Aug 23, 2017 - Attorney General Who Battled Trump, Attacks Tribal Treaty Rights
“We’ve never seen this assault on Treaty rights since Slade Gordon. I put him [Attorney General Bob Ferguson] right next to Slade. Slade lost, so will Ferguson.” Brian Cladoosby, Chairman Swinomish Tribe and President of the National Congress of American Indians
Last January, Washington State Attorney General Bob Ferguson, a Democrat, rose to national prominence when he filed a lawsuit against the Trump Administration’s Executive Order to temporarily ban refugees and immigrants from seven majority Muslim countries. A U.S. District Court would later agree with Ferguson and issued a Temporary Restraining Order halting the implementation nationwide.
Ferguson, who was hailed a hero and Trump fighter, is now turning his attacks on Northwest Tribes and their treaty rights.
In 2001, twenty-one Tribes sued Washington State over culverts and their impact on Salmon. Tribe’s argued that the culverts, steel pipes or concrete tunnels that carry streams beneath roadways, “are too narrow or too steep for salmon to swim through.” The culverts, they argued, posed a significant barrier for salmon populations.
Culverts beneath state roads keep salmon from hundreds of miles of habitat in Washington.
The Tribe’s treaty rights affirm their right to continue to hunt and fish in the usual and accustomed grounds.
“Failing culverts deny our treaty-reserved fishing rights that include the right for salmon to be available for harvest,” Northwest Indian Fisheries Commission chair Lorraine Loomis said in a press release Friday. “The right to harvest salmon was one of the few things we kept when we gave up nearly all the land in western Washington.”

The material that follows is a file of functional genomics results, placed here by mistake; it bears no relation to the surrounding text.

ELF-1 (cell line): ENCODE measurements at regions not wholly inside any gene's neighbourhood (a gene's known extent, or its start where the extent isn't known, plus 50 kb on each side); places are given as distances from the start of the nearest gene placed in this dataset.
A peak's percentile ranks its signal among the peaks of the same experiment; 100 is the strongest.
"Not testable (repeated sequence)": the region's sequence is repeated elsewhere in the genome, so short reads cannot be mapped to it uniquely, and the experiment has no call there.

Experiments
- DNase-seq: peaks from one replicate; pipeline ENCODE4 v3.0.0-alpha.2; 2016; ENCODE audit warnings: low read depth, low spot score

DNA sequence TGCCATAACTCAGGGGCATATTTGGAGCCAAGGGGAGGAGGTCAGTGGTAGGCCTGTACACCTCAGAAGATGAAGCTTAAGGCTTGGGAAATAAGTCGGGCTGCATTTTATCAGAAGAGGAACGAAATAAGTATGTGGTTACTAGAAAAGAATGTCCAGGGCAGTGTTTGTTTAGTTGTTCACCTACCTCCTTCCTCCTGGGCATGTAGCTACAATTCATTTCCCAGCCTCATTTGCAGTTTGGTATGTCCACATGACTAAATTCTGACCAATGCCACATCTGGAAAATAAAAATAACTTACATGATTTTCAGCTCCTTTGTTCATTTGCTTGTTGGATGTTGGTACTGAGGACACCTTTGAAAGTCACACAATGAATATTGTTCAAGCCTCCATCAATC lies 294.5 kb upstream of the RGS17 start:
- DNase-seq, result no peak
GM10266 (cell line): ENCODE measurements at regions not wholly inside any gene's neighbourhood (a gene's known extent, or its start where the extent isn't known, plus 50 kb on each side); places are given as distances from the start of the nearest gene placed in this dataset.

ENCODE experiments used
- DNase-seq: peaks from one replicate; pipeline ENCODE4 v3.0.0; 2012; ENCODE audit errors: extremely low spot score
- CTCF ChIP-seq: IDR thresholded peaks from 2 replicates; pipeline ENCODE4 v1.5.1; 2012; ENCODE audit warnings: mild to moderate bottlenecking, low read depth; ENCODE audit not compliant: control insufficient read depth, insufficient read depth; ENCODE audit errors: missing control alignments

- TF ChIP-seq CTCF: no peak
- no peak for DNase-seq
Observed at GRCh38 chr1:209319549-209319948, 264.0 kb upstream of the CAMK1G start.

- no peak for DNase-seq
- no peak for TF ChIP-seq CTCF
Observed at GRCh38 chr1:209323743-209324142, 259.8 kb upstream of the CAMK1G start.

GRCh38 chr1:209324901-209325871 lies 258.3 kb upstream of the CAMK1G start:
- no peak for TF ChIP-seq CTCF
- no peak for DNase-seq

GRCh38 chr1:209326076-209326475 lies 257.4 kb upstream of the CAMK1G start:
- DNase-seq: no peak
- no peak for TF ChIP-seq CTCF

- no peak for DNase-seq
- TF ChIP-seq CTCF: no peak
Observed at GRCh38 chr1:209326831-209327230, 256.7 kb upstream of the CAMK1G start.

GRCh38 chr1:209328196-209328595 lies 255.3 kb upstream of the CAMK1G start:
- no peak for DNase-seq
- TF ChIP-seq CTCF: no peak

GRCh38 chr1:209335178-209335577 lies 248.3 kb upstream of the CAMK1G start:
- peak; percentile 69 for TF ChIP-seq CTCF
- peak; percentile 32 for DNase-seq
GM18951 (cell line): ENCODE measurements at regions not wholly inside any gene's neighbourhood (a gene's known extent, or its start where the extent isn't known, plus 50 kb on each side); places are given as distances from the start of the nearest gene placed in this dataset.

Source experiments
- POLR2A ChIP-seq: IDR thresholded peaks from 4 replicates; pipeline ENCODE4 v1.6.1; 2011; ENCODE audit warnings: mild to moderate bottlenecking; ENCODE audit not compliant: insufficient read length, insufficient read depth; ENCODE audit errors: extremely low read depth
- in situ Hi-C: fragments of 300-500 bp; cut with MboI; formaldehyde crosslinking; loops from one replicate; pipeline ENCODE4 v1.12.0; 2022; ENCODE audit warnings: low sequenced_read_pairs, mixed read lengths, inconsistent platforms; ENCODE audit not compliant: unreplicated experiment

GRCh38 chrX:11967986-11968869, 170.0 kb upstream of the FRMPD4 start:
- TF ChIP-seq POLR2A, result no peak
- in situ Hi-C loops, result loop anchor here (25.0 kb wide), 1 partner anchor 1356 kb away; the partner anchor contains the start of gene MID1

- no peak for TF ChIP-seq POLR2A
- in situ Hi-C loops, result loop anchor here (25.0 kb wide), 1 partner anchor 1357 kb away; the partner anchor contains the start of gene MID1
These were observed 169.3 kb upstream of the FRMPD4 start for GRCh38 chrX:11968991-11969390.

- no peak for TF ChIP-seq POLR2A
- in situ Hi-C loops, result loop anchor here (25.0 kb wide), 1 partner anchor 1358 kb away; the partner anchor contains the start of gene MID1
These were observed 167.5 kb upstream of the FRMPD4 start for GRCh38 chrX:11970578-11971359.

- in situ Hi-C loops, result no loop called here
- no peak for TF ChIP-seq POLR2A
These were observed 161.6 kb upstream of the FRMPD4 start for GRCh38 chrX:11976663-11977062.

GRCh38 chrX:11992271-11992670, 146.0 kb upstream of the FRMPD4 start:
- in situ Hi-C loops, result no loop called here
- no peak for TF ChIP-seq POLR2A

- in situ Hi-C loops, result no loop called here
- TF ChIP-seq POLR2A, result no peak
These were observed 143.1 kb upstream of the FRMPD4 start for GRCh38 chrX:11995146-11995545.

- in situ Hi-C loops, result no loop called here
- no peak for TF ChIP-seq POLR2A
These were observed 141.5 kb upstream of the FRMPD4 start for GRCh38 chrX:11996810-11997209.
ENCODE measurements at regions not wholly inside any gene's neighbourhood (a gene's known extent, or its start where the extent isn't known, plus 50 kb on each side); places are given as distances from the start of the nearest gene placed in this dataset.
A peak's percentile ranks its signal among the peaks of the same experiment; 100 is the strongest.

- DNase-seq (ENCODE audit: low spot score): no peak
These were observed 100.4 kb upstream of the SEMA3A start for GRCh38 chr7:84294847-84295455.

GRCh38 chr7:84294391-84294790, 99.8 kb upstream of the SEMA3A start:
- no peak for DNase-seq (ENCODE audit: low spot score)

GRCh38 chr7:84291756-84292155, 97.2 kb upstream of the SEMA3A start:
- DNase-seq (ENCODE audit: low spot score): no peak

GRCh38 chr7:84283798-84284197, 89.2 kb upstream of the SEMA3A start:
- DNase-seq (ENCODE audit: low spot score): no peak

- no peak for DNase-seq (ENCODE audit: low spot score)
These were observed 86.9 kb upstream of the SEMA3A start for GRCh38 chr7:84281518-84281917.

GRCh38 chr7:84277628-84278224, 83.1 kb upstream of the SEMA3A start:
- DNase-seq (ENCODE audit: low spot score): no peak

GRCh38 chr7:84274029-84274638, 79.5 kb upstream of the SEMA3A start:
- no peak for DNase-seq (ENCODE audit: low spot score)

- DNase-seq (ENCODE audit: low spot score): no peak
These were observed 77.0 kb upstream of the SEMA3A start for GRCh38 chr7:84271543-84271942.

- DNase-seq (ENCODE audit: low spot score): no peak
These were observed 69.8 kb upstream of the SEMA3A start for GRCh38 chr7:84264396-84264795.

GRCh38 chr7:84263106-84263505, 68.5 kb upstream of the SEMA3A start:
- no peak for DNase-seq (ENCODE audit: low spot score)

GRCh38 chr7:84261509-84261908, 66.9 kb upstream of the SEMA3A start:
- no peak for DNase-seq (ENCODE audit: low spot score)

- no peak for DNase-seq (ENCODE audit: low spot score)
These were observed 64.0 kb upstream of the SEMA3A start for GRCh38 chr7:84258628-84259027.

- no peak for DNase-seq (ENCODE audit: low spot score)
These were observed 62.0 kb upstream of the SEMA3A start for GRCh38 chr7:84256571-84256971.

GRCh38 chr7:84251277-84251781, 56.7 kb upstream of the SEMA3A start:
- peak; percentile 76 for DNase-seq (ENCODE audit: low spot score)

In 2013, Federal Court Judge Ricardo Martinez ruled that tribal treaty-reserved rights to harvest salmon include the right to have those salmon protected so they are available for harvest. He ordered the State to fix and reopen 450 of the 800 most significant salmon-blocking culverts by 2017.
He argued that, “tribal treaty-reserved rights to harvest salmon include the right to have those salmon protected so they are available for harvest.”
Since the ruling, State agencies have made steady progress in meeting the Court mandate, despite the State twice filing appeals to overturn the ruling.
Now, AG Ferguson has filed an appeal to the culvert case to the U.S. Supreme Court.
In a press release he states, “Tribal treaty rights are vitally important. I appreciate and share the goal of restoring salmon habitat, but the state has strong legal arguments that the Ninth Circuit decision is overbroad.”
He further argues that, “some culverts do not harm salmon and that the tribes’ treaty rights to fish do not mean they are entitled to enough fish to provide a “moderate living” from fishing.”
Lorraine Loomis counters, “Failing culverts deny our treaty-reserved fishing rights that include the right for salmon to be available for harvest. The right to harvest salmon was one of the few things we kept when we gave up nearly all the land in western Washington.”
The appeal to the U.S. Supreme Court comes on the heels of a May 19th decision by the 9th Circuit Court of Appeals to not hear Ferguson’s appeal.
When the case was first filed, some 1,500 culverts blocked over 1,600-miles of salmon habitat.
The Supreme Court will rule in the Fall whether they will hear the Ferguson appeal.
by Wakíƞyaƞ Waánataƞ (Matt Remle- Lakota)